Faustus and Everyman an Analysis of Resemblance Term Paper

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Faustus and Everyman

An Analysis of Resemblance: Faustus and Everyman

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Marlow's Doctor Faustus can be viewed on various levels, four of which are worth mentioning: First, Doctor Faustus can be considered as "Homiletic tragedy" in which the protagonist incarnates intellectual pride, compared with both Icarus and Lucifer -- existing simply to be punished. Second, it can be interpreted as a new kind of psychological play for the conflict lies entirely within the hero himself (Faustus) who is actually torn between conflicting worldly desires, religious commitments and ethical requirement. Third, it may well be seen as "blasphemous" or a heroic anti-morality play because, according to the humanist view, Faustus rebels against the limitation of medieval knowledge and does not accept the restriction put upon mankind decreeing that he must accept his place in the universe without challenging it. Consequently, he sets up the conflict between the limitation of man's knowledge and his justified desires to go beyond the frontiers of that knowledge to glorify his thirst for gaining more and more. Fourth, Doctor Faustus can be notably regarded as a more developed morality play for the good deal of resemblance it bears to the conventions that determines the morality play. The purpose of this paper is to shed light on the fourth level which shows the intimate connection, between Doctor Faustus and Everyman (as a morality play), and in which case Doctor Faustus may be interpreted as a new form of morality play. This paper, therefore, will analyze the resemblance between Faustus and Everyman with regard to character, theme, structure, form and other dramatic conventions, and show Faustus is Marlowe's depiction of morality in the new modern world.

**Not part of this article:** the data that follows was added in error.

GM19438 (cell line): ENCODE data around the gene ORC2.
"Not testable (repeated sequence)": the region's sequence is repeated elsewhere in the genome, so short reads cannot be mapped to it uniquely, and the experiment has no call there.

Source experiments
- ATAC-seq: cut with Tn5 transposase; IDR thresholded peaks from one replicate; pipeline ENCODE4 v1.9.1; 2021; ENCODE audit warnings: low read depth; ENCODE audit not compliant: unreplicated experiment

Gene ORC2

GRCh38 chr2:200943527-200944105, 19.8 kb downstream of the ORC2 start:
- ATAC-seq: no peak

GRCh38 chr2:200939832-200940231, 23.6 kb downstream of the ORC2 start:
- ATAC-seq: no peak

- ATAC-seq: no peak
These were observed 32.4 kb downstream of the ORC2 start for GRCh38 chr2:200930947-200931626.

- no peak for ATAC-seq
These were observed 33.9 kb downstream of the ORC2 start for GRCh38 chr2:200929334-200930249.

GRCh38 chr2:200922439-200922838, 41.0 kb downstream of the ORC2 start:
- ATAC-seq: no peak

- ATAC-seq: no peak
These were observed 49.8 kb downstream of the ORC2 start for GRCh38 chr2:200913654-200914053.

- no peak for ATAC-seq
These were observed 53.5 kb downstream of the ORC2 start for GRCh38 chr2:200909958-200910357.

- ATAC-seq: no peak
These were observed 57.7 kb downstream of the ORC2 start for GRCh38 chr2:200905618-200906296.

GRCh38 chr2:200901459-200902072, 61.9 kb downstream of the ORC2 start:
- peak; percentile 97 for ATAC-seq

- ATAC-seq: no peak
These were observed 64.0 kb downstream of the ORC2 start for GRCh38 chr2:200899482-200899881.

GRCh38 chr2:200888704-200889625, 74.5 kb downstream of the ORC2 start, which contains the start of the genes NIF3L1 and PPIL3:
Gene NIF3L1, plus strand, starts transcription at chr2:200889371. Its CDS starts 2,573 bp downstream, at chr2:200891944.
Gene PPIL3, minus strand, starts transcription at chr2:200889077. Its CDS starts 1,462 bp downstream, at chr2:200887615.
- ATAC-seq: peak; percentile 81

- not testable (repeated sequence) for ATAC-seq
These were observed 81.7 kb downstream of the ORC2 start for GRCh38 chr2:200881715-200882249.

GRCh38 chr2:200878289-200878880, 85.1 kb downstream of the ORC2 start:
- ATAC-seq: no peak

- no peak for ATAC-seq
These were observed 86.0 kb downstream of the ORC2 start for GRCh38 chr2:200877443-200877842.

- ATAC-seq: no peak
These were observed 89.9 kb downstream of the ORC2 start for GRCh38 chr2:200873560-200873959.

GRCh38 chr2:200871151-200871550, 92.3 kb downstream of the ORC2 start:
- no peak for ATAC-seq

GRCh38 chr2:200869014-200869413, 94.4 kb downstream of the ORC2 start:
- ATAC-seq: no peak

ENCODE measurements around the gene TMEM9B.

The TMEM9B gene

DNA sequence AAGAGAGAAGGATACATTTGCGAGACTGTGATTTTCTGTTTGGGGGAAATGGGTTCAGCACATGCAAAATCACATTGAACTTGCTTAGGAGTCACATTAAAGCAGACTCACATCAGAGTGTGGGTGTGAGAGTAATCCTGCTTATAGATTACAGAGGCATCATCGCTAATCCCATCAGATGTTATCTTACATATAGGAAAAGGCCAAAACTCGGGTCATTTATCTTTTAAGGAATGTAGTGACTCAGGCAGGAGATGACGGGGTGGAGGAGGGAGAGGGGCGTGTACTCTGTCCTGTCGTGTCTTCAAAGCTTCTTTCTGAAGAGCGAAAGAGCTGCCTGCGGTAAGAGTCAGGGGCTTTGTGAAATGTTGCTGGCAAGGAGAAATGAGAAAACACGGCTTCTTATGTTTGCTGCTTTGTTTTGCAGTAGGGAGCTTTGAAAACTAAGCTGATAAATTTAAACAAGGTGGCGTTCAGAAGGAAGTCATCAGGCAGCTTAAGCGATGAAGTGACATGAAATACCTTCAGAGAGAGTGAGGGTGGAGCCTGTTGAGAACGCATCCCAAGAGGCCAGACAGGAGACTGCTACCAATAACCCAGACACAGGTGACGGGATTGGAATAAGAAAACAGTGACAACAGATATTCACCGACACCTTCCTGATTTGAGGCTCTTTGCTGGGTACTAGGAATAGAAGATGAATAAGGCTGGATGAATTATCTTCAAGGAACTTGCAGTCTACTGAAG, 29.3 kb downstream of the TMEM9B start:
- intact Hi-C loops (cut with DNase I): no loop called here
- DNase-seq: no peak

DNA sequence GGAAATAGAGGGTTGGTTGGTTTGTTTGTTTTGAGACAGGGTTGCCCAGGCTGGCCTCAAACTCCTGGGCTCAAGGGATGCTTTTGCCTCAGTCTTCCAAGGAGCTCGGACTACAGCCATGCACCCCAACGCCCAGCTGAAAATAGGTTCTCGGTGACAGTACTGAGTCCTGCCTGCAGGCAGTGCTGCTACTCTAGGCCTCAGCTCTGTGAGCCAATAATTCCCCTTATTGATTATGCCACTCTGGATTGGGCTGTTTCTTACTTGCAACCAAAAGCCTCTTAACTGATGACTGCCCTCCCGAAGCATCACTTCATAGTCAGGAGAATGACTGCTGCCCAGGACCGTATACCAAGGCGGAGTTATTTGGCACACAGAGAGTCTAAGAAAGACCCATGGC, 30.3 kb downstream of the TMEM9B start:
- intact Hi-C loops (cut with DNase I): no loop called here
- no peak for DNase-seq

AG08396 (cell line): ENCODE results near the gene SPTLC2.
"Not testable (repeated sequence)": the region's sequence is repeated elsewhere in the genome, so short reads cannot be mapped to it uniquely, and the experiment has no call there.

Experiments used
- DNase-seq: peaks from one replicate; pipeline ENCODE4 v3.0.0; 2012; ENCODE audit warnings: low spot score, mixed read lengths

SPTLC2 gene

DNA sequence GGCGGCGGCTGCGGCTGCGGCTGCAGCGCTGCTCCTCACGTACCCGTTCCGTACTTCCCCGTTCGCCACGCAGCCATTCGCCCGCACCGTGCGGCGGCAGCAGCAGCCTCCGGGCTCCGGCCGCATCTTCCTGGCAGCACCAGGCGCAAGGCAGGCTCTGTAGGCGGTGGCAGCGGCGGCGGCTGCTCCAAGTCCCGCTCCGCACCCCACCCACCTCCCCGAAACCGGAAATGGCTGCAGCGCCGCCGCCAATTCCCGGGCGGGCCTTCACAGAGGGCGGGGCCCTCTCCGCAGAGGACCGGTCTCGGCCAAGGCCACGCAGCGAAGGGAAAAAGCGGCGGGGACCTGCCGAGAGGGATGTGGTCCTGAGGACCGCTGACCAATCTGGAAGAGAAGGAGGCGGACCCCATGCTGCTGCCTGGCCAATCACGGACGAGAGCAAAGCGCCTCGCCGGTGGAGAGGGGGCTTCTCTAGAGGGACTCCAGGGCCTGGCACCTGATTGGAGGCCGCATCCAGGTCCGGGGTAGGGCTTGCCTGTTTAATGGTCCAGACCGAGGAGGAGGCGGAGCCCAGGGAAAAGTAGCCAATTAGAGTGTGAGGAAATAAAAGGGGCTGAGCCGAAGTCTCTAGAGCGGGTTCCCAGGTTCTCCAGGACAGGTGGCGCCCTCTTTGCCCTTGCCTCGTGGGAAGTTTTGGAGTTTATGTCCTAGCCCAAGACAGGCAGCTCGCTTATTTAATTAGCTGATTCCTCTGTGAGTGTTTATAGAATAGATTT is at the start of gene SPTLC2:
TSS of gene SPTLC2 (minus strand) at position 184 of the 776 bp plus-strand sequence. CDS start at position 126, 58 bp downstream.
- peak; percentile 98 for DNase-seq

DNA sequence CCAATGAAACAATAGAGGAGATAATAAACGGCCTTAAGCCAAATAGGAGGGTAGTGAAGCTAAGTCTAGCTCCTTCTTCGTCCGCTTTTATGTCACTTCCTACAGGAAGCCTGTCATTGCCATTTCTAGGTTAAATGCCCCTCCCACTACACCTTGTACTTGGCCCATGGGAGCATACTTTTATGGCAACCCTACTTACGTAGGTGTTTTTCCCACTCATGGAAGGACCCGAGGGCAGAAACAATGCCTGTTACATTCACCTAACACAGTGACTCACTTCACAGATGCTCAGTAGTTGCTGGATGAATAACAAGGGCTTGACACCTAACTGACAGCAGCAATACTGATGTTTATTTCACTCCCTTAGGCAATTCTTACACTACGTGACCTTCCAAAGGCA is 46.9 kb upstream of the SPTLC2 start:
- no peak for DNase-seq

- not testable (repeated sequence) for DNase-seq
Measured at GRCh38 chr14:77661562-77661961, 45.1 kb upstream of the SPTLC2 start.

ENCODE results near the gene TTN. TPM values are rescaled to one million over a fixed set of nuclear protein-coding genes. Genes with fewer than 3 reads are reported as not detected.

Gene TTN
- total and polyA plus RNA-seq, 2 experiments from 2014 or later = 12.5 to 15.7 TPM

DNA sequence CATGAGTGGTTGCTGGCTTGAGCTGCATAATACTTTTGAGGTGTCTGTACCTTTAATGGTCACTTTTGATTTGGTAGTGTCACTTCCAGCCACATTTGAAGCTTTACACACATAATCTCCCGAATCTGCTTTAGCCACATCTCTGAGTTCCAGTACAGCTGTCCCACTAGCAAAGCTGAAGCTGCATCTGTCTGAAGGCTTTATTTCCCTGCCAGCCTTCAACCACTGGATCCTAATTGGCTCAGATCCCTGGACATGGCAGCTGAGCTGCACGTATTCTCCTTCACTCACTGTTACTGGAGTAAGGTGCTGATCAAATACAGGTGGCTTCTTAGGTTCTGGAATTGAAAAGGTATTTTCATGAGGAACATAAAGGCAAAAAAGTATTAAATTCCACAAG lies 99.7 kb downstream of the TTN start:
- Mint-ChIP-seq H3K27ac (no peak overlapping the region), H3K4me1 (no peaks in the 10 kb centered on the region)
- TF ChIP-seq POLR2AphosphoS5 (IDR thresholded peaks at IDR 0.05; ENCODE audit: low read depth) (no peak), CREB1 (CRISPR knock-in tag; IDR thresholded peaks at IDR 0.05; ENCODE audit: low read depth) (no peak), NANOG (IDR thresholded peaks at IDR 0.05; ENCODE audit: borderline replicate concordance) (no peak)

Character

Term Paper on Faustus and Everyman an Analysis of Resemblance: Assignment

Faustus, the chorus tells us, is not of noble and saintly spheres, but a man of common ancestry -- a man like the medieval Everyman. Yet, unlike Everyman, whose schooling was doubtlessly English (and free of the contamination of the coming Protestantism already rampant throughout the continent), Faustus has studied (like Hamlet) at Wittenberg (a place famous for its connection to Luther). Whether the Lutheran influence has had some effect on Faustus, one can only presume -- but the fact remains that Faustus and Everyman are separated not only by a generation, but also by a theology; the former's is thoroughly Catholic and rooted in medieval ecclesiology; the latter's is already one step more modern -- as is intimated by the various interpretations that can be given Faustus. While Everyman is an obvious morality play, Faustus (by the sheer fact of its historical entry into literature at a point when the new world had definitively broken with the old) is modern and, therefore, lacking certitude. Structurally and characteristically this is so. However, because the resemblance of Faustus to Everyman is nonetheless apparent thematically, one is apt to pursue the analogies even further and examine how Faustus (despite its having modern qualities) corresponds to the formula of the morality play. Like Shakespeare, who had one foot in the old world and one foot in the new, Marlowe's Faustus may be viewed as a similar bridge.